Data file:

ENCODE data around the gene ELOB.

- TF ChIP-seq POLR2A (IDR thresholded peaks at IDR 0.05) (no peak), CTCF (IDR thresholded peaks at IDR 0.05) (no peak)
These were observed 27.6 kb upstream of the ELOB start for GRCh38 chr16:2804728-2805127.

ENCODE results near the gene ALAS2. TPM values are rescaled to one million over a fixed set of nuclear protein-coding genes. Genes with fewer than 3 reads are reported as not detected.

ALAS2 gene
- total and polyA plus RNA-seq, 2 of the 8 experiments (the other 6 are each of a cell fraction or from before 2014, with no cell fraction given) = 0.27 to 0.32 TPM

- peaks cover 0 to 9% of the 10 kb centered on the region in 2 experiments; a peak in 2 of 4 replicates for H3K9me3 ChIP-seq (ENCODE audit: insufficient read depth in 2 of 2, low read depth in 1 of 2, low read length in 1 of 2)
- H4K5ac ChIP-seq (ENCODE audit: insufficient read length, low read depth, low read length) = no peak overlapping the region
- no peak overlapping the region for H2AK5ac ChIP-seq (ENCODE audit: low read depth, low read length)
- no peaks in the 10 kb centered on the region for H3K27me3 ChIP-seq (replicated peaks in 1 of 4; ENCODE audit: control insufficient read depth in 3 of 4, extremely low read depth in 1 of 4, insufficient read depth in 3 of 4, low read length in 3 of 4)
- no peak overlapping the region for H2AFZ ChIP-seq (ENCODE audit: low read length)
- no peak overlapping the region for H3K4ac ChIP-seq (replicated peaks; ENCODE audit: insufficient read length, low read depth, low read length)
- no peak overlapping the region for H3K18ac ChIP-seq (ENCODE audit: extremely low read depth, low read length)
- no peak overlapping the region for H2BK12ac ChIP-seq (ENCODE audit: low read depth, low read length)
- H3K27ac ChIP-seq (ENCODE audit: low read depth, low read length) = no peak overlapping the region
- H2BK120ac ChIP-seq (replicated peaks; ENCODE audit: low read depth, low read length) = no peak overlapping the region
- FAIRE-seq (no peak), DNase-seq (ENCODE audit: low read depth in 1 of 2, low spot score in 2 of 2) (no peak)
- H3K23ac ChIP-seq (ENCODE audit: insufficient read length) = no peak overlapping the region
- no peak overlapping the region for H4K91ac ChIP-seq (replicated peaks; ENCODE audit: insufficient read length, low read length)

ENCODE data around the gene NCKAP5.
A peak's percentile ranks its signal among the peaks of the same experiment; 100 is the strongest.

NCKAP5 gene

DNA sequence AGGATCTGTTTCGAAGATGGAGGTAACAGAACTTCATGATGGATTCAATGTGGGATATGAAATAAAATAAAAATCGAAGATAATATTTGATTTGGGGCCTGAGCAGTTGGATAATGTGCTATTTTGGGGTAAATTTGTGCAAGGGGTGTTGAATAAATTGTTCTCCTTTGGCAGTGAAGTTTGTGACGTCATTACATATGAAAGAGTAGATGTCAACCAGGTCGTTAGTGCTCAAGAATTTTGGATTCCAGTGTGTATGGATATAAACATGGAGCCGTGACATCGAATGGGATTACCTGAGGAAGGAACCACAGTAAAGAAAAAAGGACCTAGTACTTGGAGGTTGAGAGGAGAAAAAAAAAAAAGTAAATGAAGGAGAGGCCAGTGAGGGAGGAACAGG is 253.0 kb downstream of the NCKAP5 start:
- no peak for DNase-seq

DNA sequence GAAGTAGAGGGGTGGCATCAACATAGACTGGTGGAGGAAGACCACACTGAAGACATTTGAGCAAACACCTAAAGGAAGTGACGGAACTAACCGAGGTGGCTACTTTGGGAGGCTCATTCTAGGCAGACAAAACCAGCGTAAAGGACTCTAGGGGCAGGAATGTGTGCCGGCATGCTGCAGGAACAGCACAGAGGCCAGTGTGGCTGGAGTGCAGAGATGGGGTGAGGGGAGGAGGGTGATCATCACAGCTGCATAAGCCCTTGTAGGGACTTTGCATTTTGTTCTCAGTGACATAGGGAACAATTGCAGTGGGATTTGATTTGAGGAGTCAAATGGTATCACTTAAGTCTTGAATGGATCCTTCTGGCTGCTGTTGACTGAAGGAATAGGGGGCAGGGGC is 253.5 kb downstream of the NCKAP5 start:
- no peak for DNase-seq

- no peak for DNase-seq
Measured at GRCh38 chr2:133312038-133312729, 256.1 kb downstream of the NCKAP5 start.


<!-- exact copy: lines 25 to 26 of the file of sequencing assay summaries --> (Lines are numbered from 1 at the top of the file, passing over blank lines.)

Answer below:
DNA sequence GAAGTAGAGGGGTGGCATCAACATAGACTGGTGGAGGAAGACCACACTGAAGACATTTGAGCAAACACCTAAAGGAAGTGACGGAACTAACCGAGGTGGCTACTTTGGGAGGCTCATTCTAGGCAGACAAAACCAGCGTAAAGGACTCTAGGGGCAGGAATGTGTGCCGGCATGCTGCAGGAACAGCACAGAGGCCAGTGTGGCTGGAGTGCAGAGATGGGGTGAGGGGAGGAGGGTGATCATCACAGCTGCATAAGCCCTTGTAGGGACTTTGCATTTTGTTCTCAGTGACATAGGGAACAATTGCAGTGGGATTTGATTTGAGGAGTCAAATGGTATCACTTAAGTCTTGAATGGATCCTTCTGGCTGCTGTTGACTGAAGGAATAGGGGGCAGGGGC is 253.5 kb downstream of the NCKAP5 start:
- no peak for DNase-seq